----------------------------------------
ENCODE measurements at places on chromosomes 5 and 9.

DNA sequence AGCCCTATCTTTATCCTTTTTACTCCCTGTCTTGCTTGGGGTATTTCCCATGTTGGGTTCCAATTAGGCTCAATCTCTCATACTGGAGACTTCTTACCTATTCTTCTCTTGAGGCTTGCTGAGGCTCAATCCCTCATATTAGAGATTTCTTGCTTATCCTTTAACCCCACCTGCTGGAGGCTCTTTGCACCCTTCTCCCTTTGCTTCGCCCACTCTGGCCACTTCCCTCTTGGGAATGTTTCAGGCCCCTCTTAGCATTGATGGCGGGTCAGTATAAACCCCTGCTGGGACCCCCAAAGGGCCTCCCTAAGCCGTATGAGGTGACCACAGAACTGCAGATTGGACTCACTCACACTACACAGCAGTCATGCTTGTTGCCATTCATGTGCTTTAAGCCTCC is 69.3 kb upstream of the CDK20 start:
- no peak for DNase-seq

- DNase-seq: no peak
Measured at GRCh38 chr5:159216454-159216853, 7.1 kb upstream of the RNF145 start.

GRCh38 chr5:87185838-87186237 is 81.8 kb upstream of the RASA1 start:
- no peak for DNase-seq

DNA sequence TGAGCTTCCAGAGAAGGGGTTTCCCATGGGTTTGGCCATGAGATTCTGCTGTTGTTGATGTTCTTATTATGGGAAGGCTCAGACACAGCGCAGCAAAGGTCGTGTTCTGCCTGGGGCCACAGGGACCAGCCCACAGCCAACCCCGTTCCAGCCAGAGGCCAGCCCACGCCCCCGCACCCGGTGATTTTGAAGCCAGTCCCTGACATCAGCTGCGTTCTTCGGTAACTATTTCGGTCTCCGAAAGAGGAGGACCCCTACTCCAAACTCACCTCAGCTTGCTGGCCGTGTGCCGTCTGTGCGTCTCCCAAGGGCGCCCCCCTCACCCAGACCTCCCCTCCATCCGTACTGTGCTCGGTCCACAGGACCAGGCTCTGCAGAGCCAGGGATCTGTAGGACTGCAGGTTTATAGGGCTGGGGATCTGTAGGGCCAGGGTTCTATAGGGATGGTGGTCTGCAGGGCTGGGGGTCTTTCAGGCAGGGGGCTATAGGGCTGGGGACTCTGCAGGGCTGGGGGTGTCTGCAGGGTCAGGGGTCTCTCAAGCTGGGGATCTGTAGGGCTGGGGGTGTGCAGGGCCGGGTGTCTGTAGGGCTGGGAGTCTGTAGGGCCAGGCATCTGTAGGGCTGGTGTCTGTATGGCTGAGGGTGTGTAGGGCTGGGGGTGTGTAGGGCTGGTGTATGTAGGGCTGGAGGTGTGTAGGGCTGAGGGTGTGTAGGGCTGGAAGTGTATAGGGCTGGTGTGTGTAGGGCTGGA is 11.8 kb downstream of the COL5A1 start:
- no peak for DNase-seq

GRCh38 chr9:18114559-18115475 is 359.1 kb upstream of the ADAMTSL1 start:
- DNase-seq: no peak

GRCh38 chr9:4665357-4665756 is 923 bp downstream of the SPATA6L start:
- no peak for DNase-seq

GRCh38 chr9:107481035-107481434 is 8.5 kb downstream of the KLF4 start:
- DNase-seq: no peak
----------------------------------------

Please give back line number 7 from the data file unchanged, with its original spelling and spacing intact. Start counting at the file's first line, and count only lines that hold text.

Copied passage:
- no peak for DNase-seq